Published: May 19, 2012
THE American Community Survey may be the most important government function you’ve never heard of, and it’s in trouble.
It is, more or less, the country’s primary check for determining how well the government is doing — and in fact what the government will be doing. The survey’s findings help determine how over $400 billion in government funds is distributed each year.
But last week, the Republican-led House voted to eliminate the survey altogether, on the grounds that the government should not be butting its nose into Americans’ homes.
“This is a program that intrudes on people’s lives, just like the Environmental Protection Agency or the bank regulators,” said Daniel Webster, a first-term Republican congressman from Florida who sponsored the relevant legislation.
“We’re spending $70 per person to fill this out. That’s just not cost effective,” he continued, “especially since in the end this is not a scientific survey. It’s a random survey.”
In fact, the randomness of the survey is precisely what makes the survey scientific, statistical experts say.
Each year the Census Bureau polls a representative, randomized sample of about three million American households about demographics, habits, languages spoken, occupation, housing and various other categories. The resulting numbers are released without identifying individuals, and offer current demographic portraits of even the country’s tiniest communities.
It is the largest (and only) data set of its kind and is used across the federal government in formulas that determine how much funding states and communities get for things like education and public health.
For example, a question on flush toilets — one that some politicians like to cite as being especially invasive — is used to help assess groundwater contamination for rural parts of the country that do not have modern waste disposal systems, according to the Census Bureau.
Law enforcement agencies have likewise used the data to predict criminal activities like methamphetamine production.
Their recent vote aside, members of Congress do seem to realize how useful these numbers are. After all, they use the data themselves.
A number of questions on the survey have been added because Congress specifically demanded their inclusion. In 2008, for example, Congress passed a lawrequiring the American Community Survey to add questions about computer and Internet use. Additionally, recent survey data are featured on the Web sites of many representatives who voted to kill the program — including Mr. Webster’s own home page.
The legislation is expected to go to the Senate this week, and all sorts of stakeholders are coming out of the woodwork.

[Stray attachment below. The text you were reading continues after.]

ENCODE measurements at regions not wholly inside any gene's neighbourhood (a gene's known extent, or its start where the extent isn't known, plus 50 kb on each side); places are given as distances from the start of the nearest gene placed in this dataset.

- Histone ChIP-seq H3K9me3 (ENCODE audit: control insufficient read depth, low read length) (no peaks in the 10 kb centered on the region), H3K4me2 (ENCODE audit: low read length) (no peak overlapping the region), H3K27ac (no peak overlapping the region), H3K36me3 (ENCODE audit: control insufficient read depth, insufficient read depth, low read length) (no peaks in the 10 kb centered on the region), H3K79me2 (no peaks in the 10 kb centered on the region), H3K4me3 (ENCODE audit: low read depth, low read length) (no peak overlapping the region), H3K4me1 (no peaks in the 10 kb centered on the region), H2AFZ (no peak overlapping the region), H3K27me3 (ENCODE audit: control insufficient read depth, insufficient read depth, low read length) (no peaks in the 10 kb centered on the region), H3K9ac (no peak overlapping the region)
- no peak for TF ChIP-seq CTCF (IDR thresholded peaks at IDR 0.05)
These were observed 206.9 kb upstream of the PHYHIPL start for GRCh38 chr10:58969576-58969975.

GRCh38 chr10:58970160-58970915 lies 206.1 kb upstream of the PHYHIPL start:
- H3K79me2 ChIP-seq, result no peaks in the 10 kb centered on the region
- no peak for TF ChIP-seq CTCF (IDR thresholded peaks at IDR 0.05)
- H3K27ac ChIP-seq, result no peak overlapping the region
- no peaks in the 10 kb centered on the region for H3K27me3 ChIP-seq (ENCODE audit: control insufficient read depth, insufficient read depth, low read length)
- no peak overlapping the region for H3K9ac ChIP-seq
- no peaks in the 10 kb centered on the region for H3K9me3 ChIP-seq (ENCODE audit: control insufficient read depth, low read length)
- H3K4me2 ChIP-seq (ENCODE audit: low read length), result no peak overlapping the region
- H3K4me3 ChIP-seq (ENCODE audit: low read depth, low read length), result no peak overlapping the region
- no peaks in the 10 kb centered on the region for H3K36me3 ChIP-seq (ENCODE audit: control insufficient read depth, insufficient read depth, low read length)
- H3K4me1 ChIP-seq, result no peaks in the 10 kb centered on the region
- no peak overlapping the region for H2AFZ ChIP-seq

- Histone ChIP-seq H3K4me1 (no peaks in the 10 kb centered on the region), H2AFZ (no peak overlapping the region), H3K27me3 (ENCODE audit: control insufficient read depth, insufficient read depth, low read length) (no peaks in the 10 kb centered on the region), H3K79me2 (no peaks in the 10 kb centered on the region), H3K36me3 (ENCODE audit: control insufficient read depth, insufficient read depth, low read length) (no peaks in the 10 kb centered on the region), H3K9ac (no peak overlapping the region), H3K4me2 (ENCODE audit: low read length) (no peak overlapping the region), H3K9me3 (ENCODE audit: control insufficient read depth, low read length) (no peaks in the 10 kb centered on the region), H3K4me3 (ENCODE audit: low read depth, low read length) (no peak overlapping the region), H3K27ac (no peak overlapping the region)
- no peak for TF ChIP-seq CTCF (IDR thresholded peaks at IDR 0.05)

“Knowing what’s happening in our economy is so desperately important to keeping our economy functioning smoothly,” said Maurine Haver, the chief executive and founder of Haver Analytics, a data analysis company. “The reason the Great Recession did not become another Great Depression is because of the more current economic data we have today that we didn’t have in the 1930s.”
She added that having good data about the state of the economy was one of America’s primary competitive advantages. “The Chinese are probably watching all this with glee,” she said, noting that the Chinese government has also opted not to publish economic data on occasion, generally when the news wasn’t good.
Target recently released a video explaining how it used these census data to determine where to locate new stores. Economic development organizations and otherbusiness groups say they use the numbers to figure out where potential workers are.
Mr. Webster says that businesses should instead be thanking House Republicans for reducing the government’s reach.
“What really promotes business in this country is liberty,” he said, “not demand for information.”
Mr. Webster and other critics have gone so far as to say the American Community Survey is unconstitutional. Of course, the basic decennial census is specifically enumerated in the United States Constitution, and courts have ruled that this longer form of the census survey is constitutional as well.
Some census watchers — like Andrew Reamer, a research professor at the George Washington University Institute of Public Policy — say they do not expect the Senate to agree on fully eliminating the American Community Survey (as well as the Economic Census, which would also be effectively destroyed by the House bill).
Rather, Mr. Reamer suspects, Republicans may hope that when the Senate and House bills go to a conference committee, a final compromise will keep the survey, but make participation in it voluntary. Under current law, participation is mandatory.
If the American Community Survey were made voluntary, experts say, the census would have to spend significantly more money on follow-up phone calls and in-person visits to get enough households to answer.
But Congress also plans to cut the census budget, making such follow-ups prohibitively expensive.
“If it’s voluntary, then we’ll just get bad data,” saidKenneth Prewitt, a former director of the census who is now at Columbia University’s School of International and Public Affairs. “That means businesses will make bad decisions, and government will make bad decisions, which means we won’t even know where we actually are wasting our tax dollars.”
Catherine Rampell is an economics reporter for The New York Times.